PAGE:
Health Product Declarations (HPDs) are the go-to resource for accurate, reliable, standardized disclosure of product contents and associated health information for building materials (hpd-collaborative.org).
Minimize or Avoid the Use of Antimicrobials
Antimicrobials are added to thousands of building materials to preserve the material and protect it from microbes – not to protect human health or the spread of infection. Many antimicrobials are hazardous to humans and the environment and should be avoided, especially those claiming to promote health. Copper is an exception since it is inherently biocidal without toxicity. However, the EPA states that copper does not necessarily prevent cross-contamination from one object or person to another.
Design applications include copper-infused textiles (e.g., mesh seating, clothing and personal protective equipment) as well as copper and copper-alloy hard surfaces (e.g., door handles, push plates, toilet seats, sink fixtures, chair arms and other high-touch surfaces).
Maintain Building Systems, Controls and Technology Infrastructure
SURFACES + TECHNOLOGY-ASSISTED CONTROLS
Facility operations are becoming increasingly touch-free as technology-assisted controls are available for previously high-touch surfaces and equipment (e.g., entry/exit, elevators, sinks, toilets, lighting and HVAC controls) and technology solutions can minimize the number of close-proximity interactions (e.g., electronic vs. paper forms for workplaces or schools, eSignature apps and electronic document submittal/approval, contactless payment, iPad/tablet learning materials).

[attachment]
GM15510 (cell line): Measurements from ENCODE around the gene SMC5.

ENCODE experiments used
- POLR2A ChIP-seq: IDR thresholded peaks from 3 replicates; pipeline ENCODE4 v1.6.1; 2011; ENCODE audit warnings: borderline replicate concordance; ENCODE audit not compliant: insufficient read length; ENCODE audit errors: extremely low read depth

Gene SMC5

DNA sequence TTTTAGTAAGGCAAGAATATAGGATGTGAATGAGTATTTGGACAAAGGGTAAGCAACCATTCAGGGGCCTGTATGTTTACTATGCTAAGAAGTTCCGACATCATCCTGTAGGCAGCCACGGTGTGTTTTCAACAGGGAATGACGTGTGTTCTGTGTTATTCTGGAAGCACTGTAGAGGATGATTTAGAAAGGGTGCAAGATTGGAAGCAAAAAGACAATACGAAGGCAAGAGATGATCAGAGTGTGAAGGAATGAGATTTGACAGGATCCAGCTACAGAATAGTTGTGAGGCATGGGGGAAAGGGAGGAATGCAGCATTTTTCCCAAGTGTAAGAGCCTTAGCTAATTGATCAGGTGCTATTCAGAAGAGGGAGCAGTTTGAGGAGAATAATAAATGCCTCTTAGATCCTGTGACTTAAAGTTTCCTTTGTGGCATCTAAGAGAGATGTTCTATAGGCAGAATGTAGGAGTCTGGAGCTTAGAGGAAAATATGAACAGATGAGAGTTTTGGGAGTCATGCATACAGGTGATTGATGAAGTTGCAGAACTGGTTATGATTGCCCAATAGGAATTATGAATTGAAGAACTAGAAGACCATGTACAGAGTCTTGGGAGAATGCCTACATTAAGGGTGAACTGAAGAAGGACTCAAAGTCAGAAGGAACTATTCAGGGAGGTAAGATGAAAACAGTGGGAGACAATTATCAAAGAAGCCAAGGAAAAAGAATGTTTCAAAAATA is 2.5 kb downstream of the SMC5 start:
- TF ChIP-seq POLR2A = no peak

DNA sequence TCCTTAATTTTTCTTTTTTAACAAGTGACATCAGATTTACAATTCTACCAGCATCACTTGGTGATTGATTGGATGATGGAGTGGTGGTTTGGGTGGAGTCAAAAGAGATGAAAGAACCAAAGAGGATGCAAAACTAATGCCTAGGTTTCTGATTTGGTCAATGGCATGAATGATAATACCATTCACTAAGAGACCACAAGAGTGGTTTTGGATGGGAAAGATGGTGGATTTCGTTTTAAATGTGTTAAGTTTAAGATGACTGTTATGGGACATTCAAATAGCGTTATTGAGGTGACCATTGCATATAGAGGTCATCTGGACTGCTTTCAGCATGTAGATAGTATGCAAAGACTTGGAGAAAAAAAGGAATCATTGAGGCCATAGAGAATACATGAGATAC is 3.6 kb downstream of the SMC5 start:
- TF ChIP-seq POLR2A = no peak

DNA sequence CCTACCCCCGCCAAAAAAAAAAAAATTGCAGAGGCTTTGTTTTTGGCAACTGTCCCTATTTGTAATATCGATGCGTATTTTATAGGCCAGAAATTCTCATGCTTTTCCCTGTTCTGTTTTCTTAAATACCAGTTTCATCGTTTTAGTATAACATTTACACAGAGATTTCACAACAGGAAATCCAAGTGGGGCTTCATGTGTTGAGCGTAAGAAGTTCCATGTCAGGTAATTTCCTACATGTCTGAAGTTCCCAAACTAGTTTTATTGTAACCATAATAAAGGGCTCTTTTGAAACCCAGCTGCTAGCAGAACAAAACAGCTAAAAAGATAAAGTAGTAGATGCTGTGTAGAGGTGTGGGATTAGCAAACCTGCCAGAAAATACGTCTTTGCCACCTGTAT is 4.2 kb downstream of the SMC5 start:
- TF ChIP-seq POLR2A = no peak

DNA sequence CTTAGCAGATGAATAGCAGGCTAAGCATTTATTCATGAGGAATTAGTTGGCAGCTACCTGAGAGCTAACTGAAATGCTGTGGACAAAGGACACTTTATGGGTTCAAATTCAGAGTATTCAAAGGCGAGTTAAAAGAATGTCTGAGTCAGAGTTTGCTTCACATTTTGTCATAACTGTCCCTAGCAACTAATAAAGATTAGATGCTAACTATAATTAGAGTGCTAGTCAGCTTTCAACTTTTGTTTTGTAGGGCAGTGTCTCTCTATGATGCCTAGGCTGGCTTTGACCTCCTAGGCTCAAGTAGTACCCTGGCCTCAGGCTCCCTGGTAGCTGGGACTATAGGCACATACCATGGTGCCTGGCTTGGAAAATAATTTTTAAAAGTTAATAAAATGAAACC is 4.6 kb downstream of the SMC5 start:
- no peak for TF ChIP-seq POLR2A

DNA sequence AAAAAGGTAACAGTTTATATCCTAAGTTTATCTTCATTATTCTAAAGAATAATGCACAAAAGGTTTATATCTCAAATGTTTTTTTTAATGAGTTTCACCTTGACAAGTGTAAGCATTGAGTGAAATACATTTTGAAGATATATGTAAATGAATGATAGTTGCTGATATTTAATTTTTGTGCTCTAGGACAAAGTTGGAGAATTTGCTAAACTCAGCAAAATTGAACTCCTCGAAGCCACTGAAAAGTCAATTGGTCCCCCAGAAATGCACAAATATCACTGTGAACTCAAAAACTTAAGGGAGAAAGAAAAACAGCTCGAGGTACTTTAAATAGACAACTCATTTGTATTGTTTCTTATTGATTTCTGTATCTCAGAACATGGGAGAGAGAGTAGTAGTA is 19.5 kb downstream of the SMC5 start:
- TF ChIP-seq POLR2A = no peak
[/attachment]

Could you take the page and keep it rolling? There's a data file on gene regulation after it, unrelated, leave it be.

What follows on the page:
Health Product Declarations (HPDs) are the go-to resources for accurate, reliable and standardized disclosure of product contents and associated health information for building materials.
AIR + HVAC
Reduce risk of airborne pathogen transmission with:
- Proper maintenance and operation of HVAC systems
- Increased ventilation and air filtration
See recommendations on EPA and CDC websites (epa.gov and cdc.gov), by building type, as well as LPA’s “HVAC Helpful Tips” resource.
WATER + PLUMBING
Minimize potential growth of pathogens and reduce the risk of waterborne pathogen transmission in new construction and renovation with:
- Safe plumbing practices
- Water source decontamination
- The use of design elements
- Proper maintenance
CLEANING PROTOCOLS + PRODUCTS
To minimize the risk of spreading novel viruses, the CDC states that the most effective method is regular cleaning and disinfection of frequently touched surfaces. The combination of regular cleaning, disinfecting and sanitizing is the best defense against pathogens and among the best practices for maintaining a healthy environment. It is advised to always follow the manufacturer’s instructions for the material and surfaces being cleaned, as well as the disinfectant being used. Not following manufacturers’ cleaning instructions or overcleaning a material can result in a decreased service life of the material as well as the growth of “superbugs,” which pose the serious threat of antibiotic resistance. Targeting high-touch surfaces, paired with cleaning performance feedback and operational support (e.g. continuous training, signage), amounts to improved cleanliness. Intervention programs such as assigning cleaning responsibilities, investing in education, and monitoring staff have also been shown to improve cleaning practices.